Scaling

Appears in

A Feast of Fish

A Feast of Fish

By Ian McAndrew

Published 1989

  • About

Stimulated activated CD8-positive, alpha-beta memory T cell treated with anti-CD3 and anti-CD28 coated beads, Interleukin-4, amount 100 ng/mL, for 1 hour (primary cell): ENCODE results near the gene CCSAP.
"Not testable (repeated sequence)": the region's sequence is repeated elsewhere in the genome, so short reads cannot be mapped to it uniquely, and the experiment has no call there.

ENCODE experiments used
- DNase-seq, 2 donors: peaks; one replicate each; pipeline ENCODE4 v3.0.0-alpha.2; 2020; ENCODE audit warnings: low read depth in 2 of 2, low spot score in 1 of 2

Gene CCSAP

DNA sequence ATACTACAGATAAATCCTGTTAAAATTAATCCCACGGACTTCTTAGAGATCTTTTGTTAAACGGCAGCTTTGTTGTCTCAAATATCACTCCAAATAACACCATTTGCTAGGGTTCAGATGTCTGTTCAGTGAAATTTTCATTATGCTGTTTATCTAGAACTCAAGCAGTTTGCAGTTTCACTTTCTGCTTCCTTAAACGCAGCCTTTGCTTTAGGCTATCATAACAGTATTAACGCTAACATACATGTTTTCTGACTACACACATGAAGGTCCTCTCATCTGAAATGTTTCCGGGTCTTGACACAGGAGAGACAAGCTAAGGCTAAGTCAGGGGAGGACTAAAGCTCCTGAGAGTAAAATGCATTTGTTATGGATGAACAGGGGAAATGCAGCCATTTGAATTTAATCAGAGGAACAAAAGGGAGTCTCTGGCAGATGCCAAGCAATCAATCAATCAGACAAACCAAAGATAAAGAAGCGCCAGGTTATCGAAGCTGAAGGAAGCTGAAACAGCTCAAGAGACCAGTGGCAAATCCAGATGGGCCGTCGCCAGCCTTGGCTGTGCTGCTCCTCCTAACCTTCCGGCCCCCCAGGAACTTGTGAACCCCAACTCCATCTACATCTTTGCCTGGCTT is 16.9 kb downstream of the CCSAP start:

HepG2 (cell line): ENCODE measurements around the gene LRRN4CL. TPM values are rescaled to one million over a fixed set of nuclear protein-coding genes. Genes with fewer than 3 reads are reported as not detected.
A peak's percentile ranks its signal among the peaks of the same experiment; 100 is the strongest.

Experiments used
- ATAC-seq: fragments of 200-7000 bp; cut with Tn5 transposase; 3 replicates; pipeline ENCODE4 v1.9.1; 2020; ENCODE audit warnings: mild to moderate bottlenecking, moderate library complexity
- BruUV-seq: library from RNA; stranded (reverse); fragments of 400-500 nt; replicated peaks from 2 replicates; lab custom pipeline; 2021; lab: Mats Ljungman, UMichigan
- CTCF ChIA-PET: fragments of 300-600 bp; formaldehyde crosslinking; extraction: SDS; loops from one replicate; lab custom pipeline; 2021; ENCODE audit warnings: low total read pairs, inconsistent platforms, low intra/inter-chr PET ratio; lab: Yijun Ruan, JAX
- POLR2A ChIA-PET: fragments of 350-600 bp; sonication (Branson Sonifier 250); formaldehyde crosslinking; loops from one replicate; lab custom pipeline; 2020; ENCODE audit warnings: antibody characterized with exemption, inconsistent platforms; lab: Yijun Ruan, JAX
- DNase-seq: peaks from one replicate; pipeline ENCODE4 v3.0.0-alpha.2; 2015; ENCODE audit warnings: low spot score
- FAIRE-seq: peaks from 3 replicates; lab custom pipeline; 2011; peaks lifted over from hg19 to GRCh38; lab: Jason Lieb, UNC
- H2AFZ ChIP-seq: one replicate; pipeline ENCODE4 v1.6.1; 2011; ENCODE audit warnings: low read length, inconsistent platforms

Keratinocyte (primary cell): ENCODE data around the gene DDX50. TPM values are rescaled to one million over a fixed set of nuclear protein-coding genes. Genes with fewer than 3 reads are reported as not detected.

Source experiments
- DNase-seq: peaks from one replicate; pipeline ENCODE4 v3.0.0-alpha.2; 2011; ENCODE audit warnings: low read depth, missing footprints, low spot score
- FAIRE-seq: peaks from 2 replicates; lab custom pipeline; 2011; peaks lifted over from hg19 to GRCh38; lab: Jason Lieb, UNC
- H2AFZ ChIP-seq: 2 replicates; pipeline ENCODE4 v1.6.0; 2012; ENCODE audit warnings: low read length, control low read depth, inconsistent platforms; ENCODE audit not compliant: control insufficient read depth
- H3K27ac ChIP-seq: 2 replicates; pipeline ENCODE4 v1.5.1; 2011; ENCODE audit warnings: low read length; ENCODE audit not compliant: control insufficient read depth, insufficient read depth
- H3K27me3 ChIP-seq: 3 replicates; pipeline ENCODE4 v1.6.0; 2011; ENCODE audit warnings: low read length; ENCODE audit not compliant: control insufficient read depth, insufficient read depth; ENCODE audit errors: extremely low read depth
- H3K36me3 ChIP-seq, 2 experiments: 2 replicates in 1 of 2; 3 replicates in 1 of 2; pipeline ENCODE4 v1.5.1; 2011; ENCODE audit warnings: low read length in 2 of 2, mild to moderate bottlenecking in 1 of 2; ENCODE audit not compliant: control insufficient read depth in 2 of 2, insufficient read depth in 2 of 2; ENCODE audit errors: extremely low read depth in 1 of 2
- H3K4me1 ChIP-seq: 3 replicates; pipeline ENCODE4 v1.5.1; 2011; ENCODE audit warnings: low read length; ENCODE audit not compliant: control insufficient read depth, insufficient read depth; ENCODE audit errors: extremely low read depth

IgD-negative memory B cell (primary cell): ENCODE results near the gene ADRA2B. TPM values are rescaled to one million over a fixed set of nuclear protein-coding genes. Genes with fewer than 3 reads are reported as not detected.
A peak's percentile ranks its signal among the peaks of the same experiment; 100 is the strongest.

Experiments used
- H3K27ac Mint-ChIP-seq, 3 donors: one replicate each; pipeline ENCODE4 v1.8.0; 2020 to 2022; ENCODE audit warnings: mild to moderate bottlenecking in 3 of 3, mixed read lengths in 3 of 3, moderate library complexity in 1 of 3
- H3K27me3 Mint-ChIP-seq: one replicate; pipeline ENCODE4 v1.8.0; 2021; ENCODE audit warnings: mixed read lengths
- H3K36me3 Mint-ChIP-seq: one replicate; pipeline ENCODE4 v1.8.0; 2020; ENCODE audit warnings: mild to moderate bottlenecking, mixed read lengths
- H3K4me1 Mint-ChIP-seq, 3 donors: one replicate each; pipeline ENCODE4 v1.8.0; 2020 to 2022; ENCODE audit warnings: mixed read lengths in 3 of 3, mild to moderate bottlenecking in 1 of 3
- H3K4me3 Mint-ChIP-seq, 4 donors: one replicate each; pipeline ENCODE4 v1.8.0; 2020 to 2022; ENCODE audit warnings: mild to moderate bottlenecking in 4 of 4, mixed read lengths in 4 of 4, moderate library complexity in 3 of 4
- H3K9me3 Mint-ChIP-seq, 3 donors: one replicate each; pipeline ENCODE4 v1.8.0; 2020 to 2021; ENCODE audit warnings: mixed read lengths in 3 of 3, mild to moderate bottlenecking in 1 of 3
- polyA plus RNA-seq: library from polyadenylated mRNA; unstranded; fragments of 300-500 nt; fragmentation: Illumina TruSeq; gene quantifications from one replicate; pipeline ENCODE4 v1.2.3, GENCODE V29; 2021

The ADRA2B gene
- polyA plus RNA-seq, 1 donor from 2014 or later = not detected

There are three basic preparations for fish: scaling and filleting, then, depending on the recipe, skinning. Scaling should always be your first step; it is an important part and one that people often try to get out of doing, but believe me it must be done – why spoil a beautiful dish just because you cannot be bothered to do the job correctly. If the fish is not first scaled before filleting, then the knife, no matter how sharp it is, will not cut through the scales, which are always very tough. This is not, however, the only reason for scaling; as well as being inedible, scales are also quite loose and some will come off during cooking and removing them from the meat or sauce before serving will consequently be impossible. To scale, hold the fish by the tail using a cloth to keep a grip, then, using the back of a knife, scrape the skin with the knife from tail to head. This is best done over a sink full of water or under running water as the scales do have a tendency to fly off in all sorts of directions. Once scaled, the fish should be rinsed to remove any remaining loose scales.